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How James Joyce Made His Name: A Reading of the Final Lacanby Roberto Harari
Synopses & Reviews
In this lucid and compelling analysis of Lacan's twenty-third seminar, “Le Sinthome,” Roberto Harari points to new psychoanalytic pathways that lead beyond Freudian oedipal dynamics.
Lacan's seminar measures the boundaries between creativity and neurosis. We learn how poetry and wordplay may offer alternatives to neurotic pain and even psychotic delusions, with Joyce as our subject.
This new translation makes the intricacies of Lacan's seminar available to the English-speaking world for the first time. The author's accessible, vigorous prose explains the nuances of Lacanian theory with perfect clarity.
In the extraordinary encounter between Lacan and Joyce, Harari reveals unexpected affinities between them both as theorists and writers. It illustrates how literature is the aesthetic domain that is closest to the analytic experience.
Book News Annotation:
Argentine psychoanalyst Harari analyzes Lacan's twenty-third seminar, "The Synthome," which measures the boundaries between creativity and neurosis. In it, Lacan uses the writing of James Joyce as an example of how poetry and wordplay may offer alternatives to neurotic pain and even psychotic delusions. The text was originally published in 1995 in Spanish as Translated by Luke Thurston. Annotation (c)2003 Book News, Inc., Portland, OR (booknews.com)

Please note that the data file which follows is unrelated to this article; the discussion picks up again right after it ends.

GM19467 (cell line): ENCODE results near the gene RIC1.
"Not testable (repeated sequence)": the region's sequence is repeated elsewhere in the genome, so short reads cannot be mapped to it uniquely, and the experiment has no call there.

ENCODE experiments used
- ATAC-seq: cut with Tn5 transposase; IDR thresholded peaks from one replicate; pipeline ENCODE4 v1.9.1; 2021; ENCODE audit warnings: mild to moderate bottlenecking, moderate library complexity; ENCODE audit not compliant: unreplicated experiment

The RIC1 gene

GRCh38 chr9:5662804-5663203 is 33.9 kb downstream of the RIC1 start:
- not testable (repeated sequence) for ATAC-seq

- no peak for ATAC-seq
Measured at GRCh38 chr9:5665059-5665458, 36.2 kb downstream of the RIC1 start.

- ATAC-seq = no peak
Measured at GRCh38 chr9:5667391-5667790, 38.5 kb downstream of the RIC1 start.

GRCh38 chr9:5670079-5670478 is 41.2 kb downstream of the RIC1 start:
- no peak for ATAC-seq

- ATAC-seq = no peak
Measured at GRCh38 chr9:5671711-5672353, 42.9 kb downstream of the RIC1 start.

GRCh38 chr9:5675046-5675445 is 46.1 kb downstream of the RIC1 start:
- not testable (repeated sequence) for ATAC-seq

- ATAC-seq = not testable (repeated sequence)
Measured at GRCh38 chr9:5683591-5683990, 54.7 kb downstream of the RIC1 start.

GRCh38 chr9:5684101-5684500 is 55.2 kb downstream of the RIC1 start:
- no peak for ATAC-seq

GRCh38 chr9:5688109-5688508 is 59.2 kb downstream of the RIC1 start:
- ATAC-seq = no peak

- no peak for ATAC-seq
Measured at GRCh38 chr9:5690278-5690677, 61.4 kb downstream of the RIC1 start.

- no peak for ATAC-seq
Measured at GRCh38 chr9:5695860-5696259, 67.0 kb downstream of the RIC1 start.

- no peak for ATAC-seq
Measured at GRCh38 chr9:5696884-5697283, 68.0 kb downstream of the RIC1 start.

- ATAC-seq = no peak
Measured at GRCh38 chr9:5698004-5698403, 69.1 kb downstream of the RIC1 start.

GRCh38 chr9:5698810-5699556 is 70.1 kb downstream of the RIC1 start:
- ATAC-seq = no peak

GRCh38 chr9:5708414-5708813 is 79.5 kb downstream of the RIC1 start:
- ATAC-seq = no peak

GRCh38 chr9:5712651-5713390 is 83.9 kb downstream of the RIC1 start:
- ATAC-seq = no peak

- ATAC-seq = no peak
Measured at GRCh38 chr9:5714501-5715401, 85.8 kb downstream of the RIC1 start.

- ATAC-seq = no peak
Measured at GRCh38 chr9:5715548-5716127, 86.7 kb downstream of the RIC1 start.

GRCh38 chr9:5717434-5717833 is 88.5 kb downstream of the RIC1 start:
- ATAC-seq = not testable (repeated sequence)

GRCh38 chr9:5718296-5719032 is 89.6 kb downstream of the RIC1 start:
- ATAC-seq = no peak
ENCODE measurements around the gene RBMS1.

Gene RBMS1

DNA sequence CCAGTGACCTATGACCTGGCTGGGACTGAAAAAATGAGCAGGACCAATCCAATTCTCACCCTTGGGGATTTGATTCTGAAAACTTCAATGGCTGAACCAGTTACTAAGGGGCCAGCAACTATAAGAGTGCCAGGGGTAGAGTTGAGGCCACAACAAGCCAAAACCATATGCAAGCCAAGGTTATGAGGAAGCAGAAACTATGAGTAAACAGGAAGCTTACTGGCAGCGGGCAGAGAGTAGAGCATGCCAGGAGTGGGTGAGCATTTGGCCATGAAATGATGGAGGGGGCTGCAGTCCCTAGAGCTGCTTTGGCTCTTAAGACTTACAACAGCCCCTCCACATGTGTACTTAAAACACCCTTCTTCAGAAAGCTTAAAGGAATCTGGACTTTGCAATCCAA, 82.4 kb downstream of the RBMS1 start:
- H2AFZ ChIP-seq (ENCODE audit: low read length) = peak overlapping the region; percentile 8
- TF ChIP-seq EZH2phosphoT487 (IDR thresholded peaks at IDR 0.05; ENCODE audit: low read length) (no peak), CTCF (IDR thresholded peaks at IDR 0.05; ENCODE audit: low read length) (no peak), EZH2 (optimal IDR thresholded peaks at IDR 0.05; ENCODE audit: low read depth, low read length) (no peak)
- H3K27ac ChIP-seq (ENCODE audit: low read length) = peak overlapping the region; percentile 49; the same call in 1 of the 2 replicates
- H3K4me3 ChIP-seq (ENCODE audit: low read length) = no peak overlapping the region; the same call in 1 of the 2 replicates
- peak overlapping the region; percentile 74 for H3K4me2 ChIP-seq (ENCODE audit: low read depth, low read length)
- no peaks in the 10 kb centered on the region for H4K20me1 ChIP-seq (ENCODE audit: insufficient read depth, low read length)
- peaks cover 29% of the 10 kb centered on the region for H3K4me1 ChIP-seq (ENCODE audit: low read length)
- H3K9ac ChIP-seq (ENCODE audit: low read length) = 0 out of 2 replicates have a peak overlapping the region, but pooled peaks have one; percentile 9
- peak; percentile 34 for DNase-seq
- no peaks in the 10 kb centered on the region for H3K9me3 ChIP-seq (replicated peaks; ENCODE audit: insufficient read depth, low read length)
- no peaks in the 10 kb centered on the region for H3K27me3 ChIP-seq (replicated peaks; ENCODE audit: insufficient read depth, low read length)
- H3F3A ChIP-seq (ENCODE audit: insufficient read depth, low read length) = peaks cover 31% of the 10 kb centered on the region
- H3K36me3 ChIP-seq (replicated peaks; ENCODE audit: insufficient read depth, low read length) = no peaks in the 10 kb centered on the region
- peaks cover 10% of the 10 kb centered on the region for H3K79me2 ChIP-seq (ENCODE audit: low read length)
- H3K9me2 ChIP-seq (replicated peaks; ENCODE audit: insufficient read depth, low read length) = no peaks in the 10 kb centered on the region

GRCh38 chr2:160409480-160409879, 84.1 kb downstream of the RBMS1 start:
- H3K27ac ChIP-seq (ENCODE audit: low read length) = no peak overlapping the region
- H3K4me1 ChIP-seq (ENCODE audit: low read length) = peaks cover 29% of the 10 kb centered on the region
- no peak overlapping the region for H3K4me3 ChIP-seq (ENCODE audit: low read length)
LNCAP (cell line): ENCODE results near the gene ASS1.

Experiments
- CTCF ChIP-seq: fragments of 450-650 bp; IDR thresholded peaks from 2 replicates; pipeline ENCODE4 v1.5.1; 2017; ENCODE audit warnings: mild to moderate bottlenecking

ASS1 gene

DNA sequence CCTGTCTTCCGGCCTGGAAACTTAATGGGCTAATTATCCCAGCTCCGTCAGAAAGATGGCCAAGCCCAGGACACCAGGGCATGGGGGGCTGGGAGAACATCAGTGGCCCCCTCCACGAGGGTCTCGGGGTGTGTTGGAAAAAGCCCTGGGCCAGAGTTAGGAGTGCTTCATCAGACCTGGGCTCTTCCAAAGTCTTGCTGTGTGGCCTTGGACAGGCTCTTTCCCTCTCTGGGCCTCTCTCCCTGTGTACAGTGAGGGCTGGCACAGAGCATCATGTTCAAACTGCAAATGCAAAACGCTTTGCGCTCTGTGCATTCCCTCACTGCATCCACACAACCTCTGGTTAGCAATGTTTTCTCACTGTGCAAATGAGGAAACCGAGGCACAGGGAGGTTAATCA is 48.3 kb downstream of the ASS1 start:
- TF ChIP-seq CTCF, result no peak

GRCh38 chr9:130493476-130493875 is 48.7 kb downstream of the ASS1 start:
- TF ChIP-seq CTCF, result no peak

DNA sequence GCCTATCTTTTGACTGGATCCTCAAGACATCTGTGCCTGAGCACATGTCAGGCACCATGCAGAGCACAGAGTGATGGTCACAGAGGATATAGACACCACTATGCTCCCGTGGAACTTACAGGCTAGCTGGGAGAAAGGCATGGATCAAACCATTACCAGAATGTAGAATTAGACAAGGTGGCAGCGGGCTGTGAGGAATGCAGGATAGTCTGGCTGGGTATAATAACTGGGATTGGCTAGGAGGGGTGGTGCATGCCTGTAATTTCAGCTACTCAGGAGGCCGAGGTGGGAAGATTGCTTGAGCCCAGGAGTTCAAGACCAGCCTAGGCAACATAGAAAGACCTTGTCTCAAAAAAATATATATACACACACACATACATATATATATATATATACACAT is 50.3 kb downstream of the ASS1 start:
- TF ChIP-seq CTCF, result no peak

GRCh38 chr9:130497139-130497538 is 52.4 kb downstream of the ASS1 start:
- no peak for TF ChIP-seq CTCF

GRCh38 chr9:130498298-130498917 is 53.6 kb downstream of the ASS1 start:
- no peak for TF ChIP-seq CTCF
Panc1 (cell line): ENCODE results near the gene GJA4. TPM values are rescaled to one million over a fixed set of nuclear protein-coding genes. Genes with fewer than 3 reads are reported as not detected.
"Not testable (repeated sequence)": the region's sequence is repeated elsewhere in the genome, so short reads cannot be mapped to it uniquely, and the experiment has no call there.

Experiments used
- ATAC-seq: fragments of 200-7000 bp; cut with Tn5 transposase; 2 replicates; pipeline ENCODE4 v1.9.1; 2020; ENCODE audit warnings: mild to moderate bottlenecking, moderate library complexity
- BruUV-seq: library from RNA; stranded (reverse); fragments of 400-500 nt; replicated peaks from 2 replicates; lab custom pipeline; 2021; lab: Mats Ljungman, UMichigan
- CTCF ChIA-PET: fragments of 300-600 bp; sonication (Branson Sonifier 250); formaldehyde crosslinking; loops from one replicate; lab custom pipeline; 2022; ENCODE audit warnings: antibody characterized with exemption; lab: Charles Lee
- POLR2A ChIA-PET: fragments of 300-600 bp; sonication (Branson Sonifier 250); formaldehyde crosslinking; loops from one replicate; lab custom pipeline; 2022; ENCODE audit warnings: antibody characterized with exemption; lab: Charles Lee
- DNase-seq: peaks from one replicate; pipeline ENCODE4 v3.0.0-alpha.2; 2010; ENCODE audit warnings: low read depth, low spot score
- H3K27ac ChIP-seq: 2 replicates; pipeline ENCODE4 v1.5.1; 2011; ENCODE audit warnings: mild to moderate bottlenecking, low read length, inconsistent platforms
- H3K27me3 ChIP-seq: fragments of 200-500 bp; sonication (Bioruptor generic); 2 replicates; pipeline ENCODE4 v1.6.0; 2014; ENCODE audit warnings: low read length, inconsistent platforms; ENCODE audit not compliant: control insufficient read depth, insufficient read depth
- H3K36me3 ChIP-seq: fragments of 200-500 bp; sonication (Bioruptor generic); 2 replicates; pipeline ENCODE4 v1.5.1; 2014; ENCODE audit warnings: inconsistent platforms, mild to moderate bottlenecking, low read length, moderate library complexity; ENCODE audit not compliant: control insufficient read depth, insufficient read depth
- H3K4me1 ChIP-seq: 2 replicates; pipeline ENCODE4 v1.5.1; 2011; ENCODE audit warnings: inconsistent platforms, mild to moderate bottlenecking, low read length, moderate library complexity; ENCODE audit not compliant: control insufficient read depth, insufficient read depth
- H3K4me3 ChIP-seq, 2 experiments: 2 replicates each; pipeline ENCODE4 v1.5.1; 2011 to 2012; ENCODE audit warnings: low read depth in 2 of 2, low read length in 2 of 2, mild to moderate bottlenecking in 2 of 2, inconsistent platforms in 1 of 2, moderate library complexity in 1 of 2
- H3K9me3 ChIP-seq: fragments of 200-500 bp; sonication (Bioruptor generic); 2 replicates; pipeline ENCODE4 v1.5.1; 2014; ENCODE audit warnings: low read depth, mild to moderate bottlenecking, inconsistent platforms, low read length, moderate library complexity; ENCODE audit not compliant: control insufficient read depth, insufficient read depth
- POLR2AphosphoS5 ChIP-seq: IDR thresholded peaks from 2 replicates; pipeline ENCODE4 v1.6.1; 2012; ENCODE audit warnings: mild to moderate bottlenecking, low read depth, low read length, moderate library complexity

In this lucid and compelling analysis of Lacans 23rd seminar, The Synthome, author Harari points to a new psychoanalytic pathway that leads beyond Freudian oedipal dynamics.
About the Author
Roberto Harari, Ph.D.
Roberto Harari, Ph.D., has been a psychoanalyst in Buenos Aires since 1965. He is a charter member and former President of Mayica-Institucisicoanalca. Since 1986, he has directed the Freud-Lacan Collection in Ediciones Nueva Visi. Harari has published more than 200 articles in international magazines, and is the author of sixteen books. Several have been translated into French and Portuguese.
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